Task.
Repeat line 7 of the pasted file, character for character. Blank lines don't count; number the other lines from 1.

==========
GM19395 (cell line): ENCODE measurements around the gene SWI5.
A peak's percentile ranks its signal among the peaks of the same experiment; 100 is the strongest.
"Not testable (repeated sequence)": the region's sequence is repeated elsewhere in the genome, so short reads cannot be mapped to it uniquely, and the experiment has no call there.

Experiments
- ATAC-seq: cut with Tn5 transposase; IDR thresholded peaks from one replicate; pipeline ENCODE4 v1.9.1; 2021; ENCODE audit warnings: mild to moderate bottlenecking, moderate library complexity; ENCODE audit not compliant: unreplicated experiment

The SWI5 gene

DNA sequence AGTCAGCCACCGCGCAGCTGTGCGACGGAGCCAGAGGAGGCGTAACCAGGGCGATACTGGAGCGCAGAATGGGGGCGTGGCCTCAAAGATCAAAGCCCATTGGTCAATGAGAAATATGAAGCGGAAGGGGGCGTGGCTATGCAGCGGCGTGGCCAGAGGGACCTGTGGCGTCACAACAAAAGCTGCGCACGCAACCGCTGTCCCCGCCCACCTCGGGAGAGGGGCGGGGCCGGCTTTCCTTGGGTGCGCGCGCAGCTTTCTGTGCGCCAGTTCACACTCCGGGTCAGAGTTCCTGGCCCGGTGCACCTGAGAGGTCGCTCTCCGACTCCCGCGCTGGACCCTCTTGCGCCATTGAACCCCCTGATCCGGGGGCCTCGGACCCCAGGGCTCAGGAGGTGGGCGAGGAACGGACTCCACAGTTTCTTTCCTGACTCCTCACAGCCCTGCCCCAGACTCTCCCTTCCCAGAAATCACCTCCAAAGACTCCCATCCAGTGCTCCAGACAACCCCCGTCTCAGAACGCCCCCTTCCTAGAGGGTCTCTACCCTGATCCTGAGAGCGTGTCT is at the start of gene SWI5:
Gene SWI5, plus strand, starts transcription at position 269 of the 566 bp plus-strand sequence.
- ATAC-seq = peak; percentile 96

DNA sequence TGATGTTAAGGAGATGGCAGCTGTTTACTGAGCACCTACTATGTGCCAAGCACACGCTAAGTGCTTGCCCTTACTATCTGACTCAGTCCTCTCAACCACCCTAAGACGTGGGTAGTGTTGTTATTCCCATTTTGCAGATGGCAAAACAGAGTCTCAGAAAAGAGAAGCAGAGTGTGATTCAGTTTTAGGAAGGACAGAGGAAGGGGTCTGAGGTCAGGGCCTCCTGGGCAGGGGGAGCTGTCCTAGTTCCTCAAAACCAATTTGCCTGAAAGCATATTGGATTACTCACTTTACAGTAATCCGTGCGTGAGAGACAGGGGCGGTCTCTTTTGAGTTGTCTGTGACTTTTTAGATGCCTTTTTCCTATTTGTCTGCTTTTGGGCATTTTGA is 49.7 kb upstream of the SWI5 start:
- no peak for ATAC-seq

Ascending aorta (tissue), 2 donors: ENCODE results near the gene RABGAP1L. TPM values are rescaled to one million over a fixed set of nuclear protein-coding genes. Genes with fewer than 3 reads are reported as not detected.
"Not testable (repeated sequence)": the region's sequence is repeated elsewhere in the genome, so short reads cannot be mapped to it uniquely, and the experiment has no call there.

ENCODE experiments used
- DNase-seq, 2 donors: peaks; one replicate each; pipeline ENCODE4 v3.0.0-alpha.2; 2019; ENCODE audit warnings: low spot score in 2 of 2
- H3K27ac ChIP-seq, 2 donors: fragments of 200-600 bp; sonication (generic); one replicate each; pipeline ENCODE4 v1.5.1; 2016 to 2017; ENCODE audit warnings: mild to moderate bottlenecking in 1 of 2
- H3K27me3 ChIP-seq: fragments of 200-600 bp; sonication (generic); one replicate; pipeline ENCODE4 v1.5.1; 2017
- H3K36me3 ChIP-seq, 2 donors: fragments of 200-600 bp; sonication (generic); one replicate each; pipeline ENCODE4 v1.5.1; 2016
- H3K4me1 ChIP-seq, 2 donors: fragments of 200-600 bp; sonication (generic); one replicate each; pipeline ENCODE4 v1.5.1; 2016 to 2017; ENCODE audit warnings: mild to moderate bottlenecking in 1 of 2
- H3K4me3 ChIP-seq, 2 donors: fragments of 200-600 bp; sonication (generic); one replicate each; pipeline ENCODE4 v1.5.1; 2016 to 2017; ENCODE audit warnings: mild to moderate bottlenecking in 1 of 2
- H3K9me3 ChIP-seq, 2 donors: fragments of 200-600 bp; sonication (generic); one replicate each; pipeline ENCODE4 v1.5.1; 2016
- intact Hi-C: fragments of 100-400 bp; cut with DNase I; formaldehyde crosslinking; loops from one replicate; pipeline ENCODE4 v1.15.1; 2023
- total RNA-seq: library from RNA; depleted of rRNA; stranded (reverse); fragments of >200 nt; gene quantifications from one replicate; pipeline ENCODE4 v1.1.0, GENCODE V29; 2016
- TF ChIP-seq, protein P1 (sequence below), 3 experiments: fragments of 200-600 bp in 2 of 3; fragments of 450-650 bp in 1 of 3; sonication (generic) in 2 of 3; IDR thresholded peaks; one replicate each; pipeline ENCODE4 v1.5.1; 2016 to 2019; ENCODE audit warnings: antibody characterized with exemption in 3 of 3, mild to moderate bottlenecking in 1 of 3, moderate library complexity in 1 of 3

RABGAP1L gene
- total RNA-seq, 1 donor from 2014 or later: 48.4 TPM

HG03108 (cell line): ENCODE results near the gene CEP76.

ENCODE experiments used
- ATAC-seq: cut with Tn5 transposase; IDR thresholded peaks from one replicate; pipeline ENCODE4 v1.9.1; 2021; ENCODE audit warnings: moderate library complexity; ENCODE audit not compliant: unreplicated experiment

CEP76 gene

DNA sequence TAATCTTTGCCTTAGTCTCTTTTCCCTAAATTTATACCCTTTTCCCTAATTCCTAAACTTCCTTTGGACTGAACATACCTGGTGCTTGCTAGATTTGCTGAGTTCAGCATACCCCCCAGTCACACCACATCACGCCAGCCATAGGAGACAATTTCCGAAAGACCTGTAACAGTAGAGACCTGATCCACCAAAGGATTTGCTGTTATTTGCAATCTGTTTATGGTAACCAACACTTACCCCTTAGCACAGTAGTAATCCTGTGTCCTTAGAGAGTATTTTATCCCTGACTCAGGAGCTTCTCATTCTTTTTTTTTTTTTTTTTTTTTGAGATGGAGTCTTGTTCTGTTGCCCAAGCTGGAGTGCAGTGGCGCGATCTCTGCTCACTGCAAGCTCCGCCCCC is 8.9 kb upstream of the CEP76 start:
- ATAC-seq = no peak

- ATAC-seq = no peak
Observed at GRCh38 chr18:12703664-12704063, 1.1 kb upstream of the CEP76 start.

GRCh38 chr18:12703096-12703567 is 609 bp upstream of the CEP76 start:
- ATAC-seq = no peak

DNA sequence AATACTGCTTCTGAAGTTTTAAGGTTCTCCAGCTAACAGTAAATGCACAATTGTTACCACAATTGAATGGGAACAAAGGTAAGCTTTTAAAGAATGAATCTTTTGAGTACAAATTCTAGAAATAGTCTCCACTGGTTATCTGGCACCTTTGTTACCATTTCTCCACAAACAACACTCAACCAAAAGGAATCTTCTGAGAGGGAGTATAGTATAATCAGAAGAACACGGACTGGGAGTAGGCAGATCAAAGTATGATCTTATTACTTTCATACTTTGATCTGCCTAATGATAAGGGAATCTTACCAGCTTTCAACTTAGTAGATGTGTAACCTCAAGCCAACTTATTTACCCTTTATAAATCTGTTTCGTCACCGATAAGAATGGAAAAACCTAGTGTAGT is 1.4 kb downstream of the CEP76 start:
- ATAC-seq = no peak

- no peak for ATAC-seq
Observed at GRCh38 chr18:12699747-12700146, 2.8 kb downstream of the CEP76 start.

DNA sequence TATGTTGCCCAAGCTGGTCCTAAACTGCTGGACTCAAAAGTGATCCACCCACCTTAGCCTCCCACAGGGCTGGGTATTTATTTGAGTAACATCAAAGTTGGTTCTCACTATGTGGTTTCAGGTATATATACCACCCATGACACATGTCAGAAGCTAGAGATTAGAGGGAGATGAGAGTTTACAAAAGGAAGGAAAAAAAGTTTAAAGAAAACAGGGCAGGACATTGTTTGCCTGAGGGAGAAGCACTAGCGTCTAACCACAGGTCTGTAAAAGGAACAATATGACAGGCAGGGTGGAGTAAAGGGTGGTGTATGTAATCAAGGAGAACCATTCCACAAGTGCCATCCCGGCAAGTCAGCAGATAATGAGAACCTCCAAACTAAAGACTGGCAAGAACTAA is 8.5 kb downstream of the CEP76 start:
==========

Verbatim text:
DNA sequence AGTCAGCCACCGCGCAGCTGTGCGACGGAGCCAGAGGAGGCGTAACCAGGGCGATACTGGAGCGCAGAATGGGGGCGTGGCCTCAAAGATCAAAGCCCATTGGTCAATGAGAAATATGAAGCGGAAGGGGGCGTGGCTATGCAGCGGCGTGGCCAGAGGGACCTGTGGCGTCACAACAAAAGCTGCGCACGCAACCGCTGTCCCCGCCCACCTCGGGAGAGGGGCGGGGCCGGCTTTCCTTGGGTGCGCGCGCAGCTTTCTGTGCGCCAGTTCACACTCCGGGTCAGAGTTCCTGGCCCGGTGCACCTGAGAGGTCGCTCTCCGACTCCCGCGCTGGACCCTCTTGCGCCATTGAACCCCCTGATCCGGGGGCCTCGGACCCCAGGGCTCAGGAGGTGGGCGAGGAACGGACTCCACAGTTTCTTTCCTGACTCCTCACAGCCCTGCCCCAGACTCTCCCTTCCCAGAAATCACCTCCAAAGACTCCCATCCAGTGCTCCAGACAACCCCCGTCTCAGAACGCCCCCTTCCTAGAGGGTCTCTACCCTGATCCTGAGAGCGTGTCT is at the start of gene SWI5: